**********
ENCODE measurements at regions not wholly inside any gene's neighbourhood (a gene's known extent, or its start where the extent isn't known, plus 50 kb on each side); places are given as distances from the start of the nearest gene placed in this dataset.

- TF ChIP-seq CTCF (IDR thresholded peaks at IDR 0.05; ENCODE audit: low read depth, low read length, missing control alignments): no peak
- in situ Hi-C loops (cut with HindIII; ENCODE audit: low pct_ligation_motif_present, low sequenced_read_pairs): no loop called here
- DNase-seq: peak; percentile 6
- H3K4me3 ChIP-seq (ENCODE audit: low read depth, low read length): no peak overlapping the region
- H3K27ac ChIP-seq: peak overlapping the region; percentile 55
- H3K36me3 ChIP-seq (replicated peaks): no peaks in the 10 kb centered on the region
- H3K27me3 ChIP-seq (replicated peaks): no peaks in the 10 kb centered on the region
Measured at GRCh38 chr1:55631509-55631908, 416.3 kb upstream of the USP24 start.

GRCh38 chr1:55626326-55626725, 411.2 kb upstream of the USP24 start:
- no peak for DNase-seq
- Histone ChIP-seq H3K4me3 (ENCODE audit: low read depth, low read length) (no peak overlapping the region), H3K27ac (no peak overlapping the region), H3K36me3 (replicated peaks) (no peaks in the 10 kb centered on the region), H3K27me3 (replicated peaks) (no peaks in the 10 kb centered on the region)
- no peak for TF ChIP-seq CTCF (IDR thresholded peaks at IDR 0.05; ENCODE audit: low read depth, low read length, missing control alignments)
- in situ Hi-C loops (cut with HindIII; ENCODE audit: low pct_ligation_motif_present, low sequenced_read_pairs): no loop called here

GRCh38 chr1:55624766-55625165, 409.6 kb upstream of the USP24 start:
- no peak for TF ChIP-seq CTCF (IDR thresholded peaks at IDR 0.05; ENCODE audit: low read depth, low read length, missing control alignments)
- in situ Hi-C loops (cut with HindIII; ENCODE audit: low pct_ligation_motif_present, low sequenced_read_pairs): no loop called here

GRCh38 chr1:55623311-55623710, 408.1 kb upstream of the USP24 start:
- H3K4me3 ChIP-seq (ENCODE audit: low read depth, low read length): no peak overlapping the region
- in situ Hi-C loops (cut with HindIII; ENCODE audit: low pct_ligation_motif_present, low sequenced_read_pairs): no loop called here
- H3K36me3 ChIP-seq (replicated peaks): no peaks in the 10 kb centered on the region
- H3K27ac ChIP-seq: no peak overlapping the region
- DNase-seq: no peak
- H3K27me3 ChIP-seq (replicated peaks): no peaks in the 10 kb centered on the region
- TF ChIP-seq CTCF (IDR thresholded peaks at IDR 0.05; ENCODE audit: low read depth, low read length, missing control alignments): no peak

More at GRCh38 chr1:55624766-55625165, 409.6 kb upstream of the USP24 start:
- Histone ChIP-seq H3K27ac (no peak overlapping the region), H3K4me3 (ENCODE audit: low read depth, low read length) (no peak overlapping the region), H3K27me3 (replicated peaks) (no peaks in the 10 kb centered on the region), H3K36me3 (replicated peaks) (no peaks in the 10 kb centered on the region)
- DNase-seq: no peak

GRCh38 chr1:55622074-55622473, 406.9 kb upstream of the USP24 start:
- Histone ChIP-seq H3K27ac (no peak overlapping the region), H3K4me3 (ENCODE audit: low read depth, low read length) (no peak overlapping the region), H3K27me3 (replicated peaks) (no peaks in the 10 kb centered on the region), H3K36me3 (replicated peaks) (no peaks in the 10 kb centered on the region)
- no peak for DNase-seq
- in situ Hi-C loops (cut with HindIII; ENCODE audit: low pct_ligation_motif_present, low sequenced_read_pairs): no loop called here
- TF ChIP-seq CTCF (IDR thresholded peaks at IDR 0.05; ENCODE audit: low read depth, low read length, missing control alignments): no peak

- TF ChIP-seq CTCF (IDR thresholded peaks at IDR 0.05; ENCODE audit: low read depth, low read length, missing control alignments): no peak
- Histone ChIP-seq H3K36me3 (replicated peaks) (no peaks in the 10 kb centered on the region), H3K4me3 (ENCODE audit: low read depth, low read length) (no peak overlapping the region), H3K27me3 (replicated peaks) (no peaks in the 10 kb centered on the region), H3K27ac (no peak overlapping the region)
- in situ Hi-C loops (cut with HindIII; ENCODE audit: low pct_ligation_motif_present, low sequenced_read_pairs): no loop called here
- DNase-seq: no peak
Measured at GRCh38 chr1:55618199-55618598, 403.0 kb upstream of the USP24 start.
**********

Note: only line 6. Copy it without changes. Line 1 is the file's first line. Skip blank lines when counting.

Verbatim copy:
- H3K27ac ChIP-seq: peak overlapping the region; percentile 55